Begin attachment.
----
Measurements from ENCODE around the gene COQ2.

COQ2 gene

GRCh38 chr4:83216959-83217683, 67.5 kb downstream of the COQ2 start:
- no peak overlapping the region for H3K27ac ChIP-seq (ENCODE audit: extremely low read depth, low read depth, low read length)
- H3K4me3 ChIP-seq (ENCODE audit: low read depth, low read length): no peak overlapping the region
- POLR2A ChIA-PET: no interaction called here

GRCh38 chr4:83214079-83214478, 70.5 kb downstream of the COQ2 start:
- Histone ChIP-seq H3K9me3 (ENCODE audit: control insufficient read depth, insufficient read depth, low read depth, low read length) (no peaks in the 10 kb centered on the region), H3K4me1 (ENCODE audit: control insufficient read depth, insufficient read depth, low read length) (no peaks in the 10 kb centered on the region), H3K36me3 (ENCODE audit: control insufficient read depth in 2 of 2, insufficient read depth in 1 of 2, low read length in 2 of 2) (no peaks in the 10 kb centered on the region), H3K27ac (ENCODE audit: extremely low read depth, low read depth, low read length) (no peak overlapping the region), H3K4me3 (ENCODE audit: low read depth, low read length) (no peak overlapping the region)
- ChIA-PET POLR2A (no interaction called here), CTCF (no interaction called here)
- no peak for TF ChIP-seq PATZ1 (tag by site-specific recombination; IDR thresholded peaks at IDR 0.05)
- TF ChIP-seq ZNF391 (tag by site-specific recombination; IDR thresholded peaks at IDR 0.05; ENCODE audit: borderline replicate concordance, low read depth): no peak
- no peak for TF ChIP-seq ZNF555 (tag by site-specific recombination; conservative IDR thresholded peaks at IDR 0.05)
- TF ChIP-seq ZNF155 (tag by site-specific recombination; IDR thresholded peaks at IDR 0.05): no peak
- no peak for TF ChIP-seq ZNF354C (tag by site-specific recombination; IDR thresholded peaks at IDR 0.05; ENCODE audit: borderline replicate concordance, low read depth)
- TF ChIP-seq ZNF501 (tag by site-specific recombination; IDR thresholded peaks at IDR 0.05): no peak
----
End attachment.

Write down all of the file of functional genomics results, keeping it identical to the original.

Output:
Measurements from ENCODE around the gene COQ2.

COQ2 gene

GRCh38 chr4:83216959-83217683, 67.5 kb downstream of the COQ2 start:
- no peak overlapping the region for H3K27ac ChIP-seq (ENCODE audit: extremely low read depth, low read depth, low read length)
- H3K4me3 ChIP-seq (ENCODE audit: low read depth, low read length): no peak overlapping the region
- POLR2A ChIA-PET: no interaction called here

GRCh38 chr4:83214079-83214478, 70.5 kb downstream of the COQ2 start:
- Histone ChIP-seq H3K9me3 (ENCODE audit: control insufficient read depth, insufficient read depth, low read depth, low read length) (no peaks in the 10 kb centered on the region), H3K4me1 (ENCODE audit: control insufficient read depth, insufficient read depth, low read length) (no peaks in the 10 kb centered on the region), H3K36me3 (ENCODE audit: control insufficient read depth in 2 of 2, insufficient read depth in 1 of 2, low read length in 2 of 2) (no peaks in the 10 kb centered on the region), H3K27ac (ENCODE audit: extremely low read depth, low read depth, low read length) (no peak overlapping the region), H3K4me3 (ENCODE audit: low read depth, low read length) (no peak overlapping the region)
- ChIA-PET POLR2A (no interaction called here), CTCF (no interaction called here)
- no peak for TF ChIP-seq PATZ1 (tag by site-specific recombination; IDR thresholded peaks at IDR 0.05)
- TF ChIP-seq ZNF391 (tag by site-specific recombination; IDR thresholded peaks at IDR 0.05; ENCODE audit: borderline replicate concordance, low read depth): no peak
- no peak for TF ChIP-seq ZNF555 (tag by site-specific recombination; conservative IDR thresholded peaks at IDR 0.05)
- TF ChIP-seq ZNF155 (tag by site-specific recombination; IDR thresholded peaks at IDR 0.05): no peak
- no peak for TF ChIP-seq ZNF354C (tag by site-specific recombination; IDR thresholded peaks at IDR 0.05; ENCODE audit: borderline replicate concordance, low read depth)
- TF ChIP-seq ZNF501 (tag by site-specific recombination; IDR thresholded peaks at IDR 0.05): no peak